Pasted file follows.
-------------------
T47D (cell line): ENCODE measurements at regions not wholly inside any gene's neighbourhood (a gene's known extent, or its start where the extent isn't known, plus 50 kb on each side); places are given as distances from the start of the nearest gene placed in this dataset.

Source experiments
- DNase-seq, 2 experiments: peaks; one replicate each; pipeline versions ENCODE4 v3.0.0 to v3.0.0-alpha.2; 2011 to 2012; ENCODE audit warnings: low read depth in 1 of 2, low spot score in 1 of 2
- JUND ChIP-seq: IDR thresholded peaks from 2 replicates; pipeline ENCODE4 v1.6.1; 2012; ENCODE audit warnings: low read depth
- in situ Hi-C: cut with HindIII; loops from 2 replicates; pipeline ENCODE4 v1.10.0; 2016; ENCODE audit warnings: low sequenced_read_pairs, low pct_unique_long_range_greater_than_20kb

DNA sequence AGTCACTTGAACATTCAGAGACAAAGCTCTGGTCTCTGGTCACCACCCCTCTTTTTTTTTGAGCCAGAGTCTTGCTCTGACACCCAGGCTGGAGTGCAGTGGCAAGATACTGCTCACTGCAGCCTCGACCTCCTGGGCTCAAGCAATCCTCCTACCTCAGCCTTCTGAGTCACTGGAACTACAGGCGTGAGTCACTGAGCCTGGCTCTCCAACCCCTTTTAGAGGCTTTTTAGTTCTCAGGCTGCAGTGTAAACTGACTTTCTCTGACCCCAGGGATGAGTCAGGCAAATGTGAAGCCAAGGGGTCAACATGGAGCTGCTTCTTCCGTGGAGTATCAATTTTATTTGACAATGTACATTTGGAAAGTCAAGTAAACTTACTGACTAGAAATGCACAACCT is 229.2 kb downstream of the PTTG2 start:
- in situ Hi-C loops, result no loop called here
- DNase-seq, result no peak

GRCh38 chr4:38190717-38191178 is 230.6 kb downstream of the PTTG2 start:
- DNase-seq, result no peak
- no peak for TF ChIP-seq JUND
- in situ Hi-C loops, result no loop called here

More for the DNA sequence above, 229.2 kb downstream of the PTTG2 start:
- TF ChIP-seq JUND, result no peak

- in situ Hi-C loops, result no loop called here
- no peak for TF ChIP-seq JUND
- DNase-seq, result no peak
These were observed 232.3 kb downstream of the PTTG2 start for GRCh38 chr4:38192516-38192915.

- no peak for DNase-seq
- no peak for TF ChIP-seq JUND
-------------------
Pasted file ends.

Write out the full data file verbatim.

T47D (cell line): ENCODE measurements at regions not wholly inside any gene's neighbourhood (a gene's known extent, or its start where the extent isn't known, plus 50 kb on each side); places are given as distances from the start of the nearest gene placed in this dataset.

Source experiments
- DNase-seq, 2 experiments: peaks; one replicate each; pipeline versions ENCODE4 v3.0.0 to v3.0.0-alpha.2; 2011 to 2012; ENCODE audit warnings: low read depth in 1 of 2, low spot score in 1 of 2
- JUND ChIP-seq: IDR thresholded peaks from 2 replicates; pipeline ENCODE4 v1.6.1; 2012; ENCODE audit warnings: low read depth
- in situ Hi-C: cut with HindIII; loops from 2 replicates; pipeline ENCODE4 v1.10.0; 2016; ENCODE audit warnings: low sequenced_read_pairs, low pct_unique_long_range_greater_than_20kb

DNA sequence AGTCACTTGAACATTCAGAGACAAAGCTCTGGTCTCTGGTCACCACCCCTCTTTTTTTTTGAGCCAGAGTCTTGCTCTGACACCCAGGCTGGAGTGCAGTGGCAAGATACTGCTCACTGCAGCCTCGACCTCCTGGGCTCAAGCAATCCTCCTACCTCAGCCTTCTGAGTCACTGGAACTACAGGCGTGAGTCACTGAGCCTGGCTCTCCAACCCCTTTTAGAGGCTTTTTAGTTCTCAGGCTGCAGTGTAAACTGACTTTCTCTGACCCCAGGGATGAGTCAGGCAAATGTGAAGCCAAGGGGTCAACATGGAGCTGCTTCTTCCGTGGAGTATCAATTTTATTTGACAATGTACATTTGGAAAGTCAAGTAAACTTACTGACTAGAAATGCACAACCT is 229.2 kb downstream of the PTTG2 start:
- in situ Hi-C loops, result no loop called here
- DNase-seq, result no peak

GRCh38 chr4:38190717-38191178 is 230.6 kb downstream of the PTTG2 start:
- DNase-seq, result no peak
- no peak for TF ChIP-seq JUND
- in situ Hi-C loops, result no loop called here

More for the DNA sequence above, 229.2 kb downstream of the PTTG2 start:
- TF ChIP-seq JUND, result no peak

- in situ Hi-C loops, result no loop called here
- no peak for TF ChIP-seq JUND
- DNase-seq, result no peak
These were observed 232.3 kb downstream of the PTTG2 start for GRCh38 chr4:38192516-38192915.

- no peak for DNase-seq
- no peak for TF ChIP-seq JUND